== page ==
New report confirms that London has UK’s highest poverty rates

New report confirms that London has UK’s highest poverty rates

A major report on poverty levels in the United Kingdom has underlined that many of the areas most badly affected are in its capital city. The report, compiled by the Joseph Rowntree Foundation (JRF) and published today, finds that in recent years London has had “a higher poverty rate than any other UK area” at 28 per cent, followed by the north east and west midlands of England and by Wales, all on 24 per cent.

Londoners who work part-time are found to have “significantly higher rates of poverty” than those in other areas of the country, with the rate in that category lately rising to 34 per cent, which is 11 per cent higher than part-time workers in the next worst-affected region. London also has the joint highest poverty rate for full-time workers, according to the report, running at 13 per cent along with Wales.

Poverty rates for people in “pensioner families” are also the highest in London at 23 per cent. The report says that this has been the case since 2002/03 with the gap widening since then, except by comparison with Wales. A greater proportion of such families, 58 per cent, claim an income-related benefit than anywhere else in the UK, with the next highest figure, 50 per cent, in the West Midlands.

Households in poverty in London also have the least affordable housing available to them, along with those in the South East and East of England. Londoners social renters are among those most likely to be in poverty, with 49 per cent calculated to fall into the category – the third highest rate in the UK after the West Midlands and Wales”.

Responding to the JRF figures, Muhammed Butt, executive member for welfare, empowerment and inclusion with cross-party body London Councils, said: “In contrast to the simplistic myth-making about London, the streets here aren’t paved with gold. London has among the highest poverty rates in the UK, with the most severe pensioner and in-work poverty and two-thirds of the national homelessness total. The government is making positive noises about levelling up the country but needs to boost support for deprived communities everywhere – including the capital.”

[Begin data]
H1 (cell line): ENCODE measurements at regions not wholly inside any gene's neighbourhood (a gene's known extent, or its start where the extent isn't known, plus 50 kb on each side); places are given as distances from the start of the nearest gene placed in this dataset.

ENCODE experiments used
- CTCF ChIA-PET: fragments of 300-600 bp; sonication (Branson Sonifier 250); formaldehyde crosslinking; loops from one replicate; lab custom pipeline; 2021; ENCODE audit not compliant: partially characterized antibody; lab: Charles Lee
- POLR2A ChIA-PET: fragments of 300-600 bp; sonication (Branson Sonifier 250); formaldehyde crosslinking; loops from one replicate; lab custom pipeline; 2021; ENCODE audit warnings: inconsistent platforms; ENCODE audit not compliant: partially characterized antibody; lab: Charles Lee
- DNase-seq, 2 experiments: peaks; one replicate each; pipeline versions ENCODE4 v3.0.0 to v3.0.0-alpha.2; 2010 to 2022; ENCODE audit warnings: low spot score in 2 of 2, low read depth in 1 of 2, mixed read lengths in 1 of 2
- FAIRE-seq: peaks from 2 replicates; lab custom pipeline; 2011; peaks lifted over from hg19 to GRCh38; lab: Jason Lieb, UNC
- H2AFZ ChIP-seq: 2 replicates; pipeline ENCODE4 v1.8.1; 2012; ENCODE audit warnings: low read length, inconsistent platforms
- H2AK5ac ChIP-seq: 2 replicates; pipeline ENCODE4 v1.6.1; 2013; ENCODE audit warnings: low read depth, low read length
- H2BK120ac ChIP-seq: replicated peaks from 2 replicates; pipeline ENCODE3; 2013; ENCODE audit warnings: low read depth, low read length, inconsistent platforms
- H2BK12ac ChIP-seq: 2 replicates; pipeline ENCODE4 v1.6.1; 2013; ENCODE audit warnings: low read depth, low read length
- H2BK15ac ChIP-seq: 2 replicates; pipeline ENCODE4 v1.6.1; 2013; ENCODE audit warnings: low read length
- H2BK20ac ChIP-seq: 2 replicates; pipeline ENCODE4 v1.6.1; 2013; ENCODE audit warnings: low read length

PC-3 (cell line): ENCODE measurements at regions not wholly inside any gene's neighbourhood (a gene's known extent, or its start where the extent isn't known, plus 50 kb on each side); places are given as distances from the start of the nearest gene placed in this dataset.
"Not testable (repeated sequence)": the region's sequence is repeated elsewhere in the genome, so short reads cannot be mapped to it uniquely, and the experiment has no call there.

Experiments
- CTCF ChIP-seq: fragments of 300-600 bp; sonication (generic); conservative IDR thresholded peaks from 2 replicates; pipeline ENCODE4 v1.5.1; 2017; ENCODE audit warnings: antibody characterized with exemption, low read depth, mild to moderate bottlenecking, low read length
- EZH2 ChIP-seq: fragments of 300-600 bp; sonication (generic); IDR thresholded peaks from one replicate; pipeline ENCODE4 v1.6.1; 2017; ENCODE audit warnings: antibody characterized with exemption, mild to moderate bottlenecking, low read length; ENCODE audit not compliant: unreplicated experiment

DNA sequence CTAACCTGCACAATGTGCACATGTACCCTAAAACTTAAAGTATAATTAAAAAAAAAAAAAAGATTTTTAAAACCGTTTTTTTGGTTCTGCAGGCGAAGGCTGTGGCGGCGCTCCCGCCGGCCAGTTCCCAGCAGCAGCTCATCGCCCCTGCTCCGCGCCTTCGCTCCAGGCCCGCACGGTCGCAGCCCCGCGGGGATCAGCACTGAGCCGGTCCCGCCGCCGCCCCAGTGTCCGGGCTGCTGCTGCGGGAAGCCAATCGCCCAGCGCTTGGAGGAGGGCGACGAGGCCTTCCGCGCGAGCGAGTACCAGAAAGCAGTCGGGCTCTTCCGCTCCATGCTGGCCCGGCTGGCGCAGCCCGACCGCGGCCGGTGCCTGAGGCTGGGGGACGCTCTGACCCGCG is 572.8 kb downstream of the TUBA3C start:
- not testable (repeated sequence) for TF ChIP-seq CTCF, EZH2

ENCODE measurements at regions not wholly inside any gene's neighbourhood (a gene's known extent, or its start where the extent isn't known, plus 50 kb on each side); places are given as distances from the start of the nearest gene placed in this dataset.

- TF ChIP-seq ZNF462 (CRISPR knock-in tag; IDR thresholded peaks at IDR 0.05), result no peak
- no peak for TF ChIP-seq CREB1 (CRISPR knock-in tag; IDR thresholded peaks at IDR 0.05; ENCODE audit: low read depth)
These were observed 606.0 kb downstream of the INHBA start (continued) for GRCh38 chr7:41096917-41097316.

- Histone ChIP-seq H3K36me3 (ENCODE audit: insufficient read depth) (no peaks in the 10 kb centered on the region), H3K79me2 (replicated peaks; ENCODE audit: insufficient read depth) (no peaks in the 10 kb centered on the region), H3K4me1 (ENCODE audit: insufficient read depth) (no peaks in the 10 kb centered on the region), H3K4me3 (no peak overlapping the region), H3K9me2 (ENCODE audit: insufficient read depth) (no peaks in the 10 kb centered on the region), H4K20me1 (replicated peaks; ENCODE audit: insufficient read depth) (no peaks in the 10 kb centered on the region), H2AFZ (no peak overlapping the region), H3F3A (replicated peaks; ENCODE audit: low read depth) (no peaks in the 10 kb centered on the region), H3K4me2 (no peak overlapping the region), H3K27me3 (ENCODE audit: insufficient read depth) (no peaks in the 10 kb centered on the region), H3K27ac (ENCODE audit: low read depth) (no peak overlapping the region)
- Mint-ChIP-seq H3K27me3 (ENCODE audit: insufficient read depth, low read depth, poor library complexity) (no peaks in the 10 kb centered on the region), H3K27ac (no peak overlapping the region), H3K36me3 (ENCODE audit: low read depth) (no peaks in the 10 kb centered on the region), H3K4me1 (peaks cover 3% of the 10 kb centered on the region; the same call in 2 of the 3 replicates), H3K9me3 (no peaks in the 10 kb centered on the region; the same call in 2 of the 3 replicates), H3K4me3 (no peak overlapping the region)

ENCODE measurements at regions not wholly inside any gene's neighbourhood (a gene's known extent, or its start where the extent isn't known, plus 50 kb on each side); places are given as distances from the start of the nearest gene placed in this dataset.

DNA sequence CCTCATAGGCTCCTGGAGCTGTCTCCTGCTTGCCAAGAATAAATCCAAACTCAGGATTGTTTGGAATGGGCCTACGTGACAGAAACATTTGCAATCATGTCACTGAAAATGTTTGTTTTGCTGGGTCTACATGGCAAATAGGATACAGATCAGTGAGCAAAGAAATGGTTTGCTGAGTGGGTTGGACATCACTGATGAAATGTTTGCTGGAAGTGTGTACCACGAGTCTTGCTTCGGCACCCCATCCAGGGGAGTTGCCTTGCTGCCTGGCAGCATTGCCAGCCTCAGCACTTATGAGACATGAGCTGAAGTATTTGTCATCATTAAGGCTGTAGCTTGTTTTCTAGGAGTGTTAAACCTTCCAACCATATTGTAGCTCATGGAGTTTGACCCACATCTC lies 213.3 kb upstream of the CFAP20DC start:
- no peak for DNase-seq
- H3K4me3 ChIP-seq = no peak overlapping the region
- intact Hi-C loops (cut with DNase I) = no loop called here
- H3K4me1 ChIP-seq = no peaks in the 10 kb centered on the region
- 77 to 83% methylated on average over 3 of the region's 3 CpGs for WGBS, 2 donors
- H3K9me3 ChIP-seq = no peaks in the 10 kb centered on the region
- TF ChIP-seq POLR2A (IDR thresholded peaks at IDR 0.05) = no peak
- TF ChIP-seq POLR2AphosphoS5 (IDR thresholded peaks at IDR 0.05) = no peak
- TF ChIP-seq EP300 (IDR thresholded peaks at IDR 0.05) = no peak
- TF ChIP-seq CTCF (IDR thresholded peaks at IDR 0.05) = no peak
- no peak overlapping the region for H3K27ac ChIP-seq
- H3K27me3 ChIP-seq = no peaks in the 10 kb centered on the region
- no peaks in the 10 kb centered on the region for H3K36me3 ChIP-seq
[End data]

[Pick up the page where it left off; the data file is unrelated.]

The JFR report’s conclusions are in line with analysis produced last year by the Institute for Fiscal Studies, which found that London has the highest rate of poverty in Britain, including the most severe levels.

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Categories: News

1 Comment

  1. Philip Virgo says:

    What does this actually mean when it comes to action?

    I have been working through the English Indices of Multiple Deprivation
    https://www.gov.uk/government/statistics/english-indices-of-deprivation-2019
    and more particularly the LSOAs (unit of about 650 households or 1500 residents)
    http://dclgapps.communities.gov.uk/imd/iod_index.html
    in order to identify which local communities are in most need of attention.

    London has many fewer of the bottom 10% than I had expected. I was also surprised to see the locations of some of the most serious. Is that because “poverty” and “deprivation” are very different? If so, which measures should be used by whom when targeting action?

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